[env-trinity] Redding.com- Tensions Mount in idyllic Siskiyou County in fight over dams

Tom Stokely tstokely at att.net
Wed Nov 9 10:30:01 PST 2011

Tensions mount in idyllic Siskiyou County in fight over dams, salmon
By Ryan Sabalow

Saturday, November 5, 2011

YREKA — Just a few quiet miles off Interstate 5 in northern Siskiyou County it's hard to imagine deep ideological divisions and political demagoguery threaten to turn a dispute over fish habitat, dam removal and farmers' water rights into a battleground.

On the east side of the freeway north of Weed you'll find the Shasta River meandering through fields surrounded by hundreds of rolling hills. They're brown this time of year, perhaps covered with a dusting of frost or fresh snow. Cows feed among the juniper and ancient lava rock.

To the west in the hidden Scott Valley, the brilliantly green and snow-capped Marble Mountains hug hay fields fed by the Scott River. Elk and black-tailed deer are almost as common a sight as ranchers' cattle.

To the north, the two streams pour into the Klamath, a meandering green waterway that passes through canyons and miles of evergreen forests before dumping in the white-capped waves of the Pacific.

At certain times of year, the river's mouth is packed gunwale to gunwale with boats carrying Indian tribe members checking their gill nets and rod-and-reel-toting anglers hoping a silver-sided, pink-fleshed salmon tugs on their line.

In this rural area, native fishing practices and farmers' irrigation ditches that pull water from the streams date back before cars, before planes, before polyester, before television.

Yet outside attention is turning toward this idyllic region for reasons other than its timeless beauty and traditions. Disputes over removing four dams farther east on the Klamath and irrigation practices on the Scott and Shasta tributaries have catapulted the sparsely populated area to the center of a national debate over dam removal, farmers' rights and threatened salmon runs.

"We have become a little bit of a Petri dish," said Erica Terence, conservation and executive director of Klamath Riverkeeper, an Orleans-based environmental group that advocates protecting threatened coho salmon on the Scott and Shasta rivers by tearing down the dams and limiting farmers' use of irrigation water.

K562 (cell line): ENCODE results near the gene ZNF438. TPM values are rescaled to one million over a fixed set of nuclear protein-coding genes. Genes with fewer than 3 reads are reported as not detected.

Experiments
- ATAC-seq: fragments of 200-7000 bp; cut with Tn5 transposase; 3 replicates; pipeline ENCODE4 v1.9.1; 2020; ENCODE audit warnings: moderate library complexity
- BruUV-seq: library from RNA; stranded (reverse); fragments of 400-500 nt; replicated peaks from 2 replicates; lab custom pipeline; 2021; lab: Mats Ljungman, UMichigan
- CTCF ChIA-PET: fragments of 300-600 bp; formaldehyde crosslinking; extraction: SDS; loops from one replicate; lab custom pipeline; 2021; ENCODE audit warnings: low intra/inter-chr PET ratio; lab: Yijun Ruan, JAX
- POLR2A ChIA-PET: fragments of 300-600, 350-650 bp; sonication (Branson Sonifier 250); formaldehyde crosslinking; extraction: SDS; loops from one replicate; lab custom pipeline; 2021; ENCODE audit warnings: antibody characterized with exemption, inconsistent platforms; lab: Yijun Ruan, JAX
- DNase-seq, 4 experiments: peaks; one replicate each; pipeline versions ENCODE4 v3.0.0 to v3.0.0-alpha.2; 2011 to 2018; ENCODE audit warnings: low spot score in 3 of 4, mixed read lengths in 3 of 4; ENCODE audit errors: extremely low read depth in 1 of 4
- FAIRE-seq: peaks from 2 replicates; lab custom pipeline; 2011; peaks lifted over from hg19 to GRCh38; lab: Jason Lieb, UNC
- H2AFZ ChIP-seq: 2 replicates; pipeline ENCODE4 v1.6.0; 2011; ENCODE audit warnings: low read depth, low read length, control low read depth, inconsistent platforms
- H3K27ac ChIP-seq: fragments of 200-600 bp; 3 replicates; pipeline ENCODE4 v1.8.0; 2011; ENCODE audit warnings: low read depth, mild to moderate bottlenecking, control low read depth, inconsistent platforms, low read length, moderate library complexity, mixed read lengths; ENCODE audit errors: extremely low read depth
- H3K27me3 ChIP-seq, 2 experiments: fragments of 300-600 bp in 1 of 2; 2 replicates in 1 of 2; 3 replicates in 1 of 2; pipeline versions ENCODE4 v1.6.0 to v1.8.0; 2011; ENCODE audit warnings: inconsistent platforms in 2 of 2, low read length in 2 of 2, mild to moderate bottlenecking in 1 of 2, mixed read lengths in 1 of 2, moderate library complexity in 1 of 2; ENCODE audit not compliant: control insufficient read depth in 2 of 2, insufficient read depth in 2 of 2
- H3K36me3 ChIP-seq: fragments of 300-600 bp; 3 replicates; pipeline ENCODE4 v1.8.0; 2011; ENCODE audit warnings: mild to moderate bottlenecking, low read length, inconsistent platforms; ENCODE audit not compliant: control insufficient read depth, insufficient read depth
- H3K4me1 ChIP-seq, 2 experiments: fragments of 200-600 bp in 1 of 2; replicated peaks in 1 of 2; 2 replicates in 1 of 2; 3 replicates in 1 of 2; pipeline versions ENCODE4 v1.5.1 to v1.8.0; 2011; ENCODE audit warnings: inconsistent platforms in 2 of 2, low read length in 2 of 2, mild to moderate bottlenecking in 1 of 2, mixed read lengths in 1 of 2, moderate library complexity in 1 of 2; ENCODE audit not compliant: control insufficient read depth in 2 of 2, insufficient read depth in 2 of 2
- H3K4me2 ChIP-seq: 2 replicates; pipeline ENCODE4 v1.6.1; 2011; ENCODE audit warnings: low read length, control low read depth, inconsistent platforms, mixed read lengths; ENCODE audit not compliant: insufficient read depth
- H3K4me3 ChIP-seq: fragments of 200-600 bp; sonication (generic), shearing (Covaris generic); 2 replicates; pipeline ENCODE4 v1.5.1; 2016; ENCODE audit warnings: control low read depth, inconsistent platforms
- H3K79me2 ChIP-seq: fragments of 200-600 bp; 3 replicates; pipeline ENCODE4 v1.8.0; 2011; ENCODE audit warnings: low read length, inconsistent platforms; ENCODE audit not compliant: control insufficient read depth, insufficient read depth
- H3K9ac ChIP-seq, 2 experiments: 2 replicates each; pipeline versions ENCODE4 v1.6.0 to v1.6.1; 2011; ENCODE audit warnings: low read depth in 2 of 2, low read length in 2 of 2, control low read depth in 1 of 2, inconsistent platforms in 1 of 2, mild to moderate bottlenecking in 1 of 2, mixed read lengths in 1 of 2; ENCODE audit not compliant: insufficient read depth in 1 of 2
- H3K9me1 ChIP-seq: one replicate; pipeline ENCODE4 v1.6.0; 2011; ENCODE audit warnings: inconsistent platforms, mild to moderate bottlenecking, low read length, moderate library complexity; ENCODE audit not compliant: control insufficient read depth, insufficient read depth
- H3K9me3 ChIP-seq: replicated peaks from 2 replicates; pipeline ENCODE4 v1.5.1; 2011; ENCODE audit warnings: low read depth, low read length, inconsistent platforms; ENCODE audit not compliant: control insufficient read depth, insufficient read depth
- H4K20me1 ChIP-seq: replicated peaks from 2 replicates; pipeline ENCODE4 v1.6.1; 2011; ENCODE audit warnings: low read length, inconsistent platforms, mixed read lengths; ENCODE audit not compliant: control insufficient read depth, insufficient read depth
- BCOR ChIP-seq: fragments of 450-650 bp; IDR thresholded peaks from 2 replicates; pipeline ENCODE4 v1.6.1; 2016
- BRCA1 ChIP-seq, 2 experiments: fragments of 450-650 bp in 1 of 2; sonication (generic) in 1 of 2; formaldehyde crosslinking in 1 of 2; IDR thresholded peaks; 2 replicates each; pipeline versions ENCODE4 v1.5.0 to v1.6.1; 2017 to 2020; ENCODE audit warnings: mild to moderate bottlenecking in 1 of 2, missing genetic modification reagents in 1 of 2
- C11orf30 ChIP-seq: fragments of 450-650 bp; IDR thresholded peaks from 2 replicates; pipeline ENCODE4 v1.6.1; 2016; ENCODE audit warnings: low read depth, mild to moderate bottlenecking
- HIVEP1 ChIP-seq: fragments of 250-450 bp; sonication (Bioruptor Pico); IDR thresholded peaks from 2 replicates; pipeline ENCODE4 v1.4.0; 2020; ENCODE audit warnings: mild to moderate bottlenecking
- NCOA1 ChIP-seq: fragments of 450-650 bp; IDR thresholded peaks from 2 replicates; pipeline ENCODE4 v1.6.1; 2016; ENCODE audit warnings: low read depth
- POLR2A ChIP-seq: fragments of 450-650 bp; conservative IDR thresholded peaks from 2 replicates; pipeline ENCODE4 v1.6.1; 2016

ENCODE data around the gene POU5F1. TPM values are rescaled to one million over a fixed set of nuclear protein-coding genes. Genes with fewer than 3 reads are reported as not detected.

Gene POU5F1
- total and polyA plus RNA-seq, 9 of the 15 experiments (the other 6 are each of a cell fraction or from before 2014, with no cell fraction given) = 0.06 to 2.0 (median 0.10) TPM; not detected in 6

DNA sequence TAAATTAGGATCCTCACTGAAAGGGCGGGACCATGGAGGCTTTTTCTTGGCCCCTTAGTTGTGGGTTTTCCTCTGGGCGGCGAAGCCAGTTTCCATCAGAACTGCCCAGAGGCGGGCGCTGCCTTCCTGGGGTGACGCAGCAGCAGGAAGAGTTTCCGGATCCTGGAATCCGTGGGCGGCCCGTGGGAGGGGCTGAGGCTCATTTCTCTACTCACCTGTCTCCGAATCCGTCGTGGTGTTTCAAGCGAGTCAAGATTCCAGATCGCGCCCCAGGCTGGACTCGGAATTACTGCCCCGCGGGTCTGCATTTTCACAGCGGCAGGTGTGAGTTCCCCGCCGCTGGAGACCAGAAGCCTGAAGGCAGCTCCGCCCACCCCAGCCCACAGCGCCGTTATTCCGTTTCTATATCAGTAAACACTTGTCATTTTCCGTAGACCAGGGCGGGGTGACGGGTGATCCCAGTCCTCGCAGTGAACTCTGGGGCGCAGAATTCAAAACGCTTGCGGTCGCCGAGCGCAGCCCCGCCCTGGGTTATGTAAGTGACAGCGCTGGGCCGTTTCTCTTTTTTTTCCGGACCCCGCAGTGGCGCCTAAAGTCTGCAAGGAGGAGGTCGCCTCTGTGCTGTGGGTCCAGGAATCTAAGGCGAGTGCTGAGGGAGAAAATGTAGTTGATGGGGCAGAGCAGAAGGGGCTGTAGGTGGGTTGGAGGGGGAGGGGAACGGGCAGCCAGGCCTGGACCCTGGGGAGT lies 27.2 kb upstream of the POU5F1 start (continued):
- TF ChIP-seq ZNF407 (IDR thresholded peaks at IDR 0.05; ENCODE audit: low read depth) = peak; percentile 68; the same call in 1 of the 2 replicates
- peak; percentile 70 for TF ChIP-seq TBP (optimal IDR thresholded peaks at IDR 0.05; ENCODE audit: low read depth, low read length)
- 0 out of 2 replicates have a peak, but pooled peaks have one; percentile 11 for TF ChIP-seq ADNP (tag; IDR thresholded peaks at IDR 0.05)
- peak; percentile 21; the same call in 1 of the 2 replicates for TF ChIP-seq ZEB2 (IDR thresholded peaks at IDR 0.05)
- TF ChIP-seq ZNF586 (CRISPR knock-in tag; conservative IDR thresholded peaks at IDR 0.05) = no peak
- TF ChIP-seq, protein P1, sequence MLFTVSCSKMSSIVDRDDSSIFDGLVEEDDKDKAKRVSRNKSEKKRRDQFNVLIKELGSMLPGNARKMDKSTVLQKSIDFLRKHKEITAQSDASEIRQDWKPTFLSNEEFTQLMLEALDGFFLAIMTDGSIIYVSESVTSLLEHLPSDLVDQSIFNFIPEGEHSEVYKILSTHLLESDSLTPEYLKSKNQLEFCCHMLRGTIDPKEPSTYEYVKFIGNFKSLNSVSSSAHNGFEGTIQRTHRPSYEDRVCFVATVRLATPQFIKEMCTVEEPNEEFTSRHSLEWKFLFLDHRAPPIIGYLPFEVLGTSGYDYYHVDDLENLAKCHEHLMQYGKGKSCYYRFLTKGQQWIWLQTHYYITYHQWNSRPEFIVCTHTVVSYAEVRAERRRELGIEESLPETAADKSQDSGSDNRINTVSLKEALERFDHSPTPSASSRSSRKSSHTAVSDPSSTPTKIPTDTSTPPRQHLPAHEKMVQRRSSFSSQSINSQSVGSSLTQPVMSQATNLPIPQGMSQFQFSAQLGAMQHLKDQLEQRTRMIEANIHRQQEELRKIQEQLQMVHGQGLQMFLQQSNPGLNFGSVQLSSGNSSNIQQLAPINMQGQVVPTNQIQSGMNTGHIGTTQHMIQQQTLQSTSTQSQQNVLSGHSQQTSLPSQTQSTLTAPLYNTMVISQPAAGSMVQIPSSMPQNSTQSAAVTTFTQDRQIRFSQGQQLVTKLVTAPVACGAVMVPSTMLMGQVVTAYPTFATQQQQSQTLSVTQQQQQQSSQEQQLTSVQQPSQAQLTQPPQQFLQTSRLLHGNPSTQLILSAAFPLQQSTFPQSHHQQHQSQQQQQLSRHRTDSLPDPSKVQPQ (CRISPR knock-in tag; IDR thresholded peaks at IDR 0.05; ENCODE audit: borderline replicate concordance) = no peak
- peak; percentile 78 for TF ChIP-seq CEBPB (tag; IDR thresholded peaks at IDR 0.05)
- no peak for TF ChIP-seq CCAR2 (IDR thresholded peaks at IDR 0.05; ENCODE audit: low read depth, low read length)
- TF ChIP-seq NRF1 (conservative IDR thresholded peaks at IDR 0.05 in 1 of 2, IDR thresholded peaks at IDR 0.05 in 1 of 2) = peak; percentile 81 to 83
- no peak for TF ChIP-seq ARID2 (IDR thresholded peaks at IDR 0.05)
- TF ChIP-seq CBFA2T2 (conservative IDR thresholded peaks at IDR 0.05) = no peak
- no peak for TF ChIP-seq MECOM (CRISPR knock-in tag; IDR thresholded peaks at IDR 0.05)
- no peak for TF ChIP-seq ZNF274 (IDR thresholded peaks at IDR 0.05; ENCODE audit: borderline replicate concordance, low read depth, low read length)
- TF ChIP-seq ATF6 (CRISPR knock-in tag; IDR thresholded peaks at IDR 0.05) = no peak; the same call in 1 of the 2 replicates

What's at stake

Environmental groups like Terence's, along with biologists and fishing groups, say the dispute on the Klamath could be a sign of things to come elsewhere in the West.

They say global climate change is warming creeks and shrinking snowpack, making dams and antiquated systems that divert streams for irrigation a direct threat to entire salmon runs, hurting tribes who depend on salmon harvests and recreational and commercial fishing.

Farmers say they're already struggling to pay their bills and can't afford to change their irrigation habits. They also doubt the environmental groups' claims that their water use is draining the creeks. They contend that happens during dry years whether or not they irrigate.

Siskiyou County's politicians also condemn the dam-removal plans, saying federal regulators have reached a foregone conclusion they need to be destroyed, while downplaying flooding risks and the loss of local power generation as well as other threats to agriculture, recreation, wildlife and the surrounding economies.

Last year more than 40 groups, including some farmers above the dams, environmentalists, American Indian tribes and the dams' owners signed an agreement to explore tearing them down. But the county's population in the last election overwhelmingly endorsed a toothless referendum condemning that plan.

Other than the Republican politicians who represent the area, those in the federal or state governments blatantly ignored the county's voice, said Siskiyou County Sheriff Jon Lopey.

"They're attacking Siskiyou County and the people of Siskiyou County," Lopey said. "They're ganging up on us."

Lopey points to a September speech given in San Francisco by Secretary of the Interior Ken Salazar. President Barack Obama's natural resources chief described the benefits of removing the four Klamath dams appearing to far outweigh the negatives.

While saying he was still gathering public input on the proposal, Salazar called those who continue to oppose the removal plans "naysayers" set on derailing a hard-fought deal.

Flowing downstream

In his speech, Salazar said reports show the costs of removing the dams is about $160 million cheaper than originally projected and would be a major boon to the river's health and for the coho and chinook salmon and steelhead that swim upstream.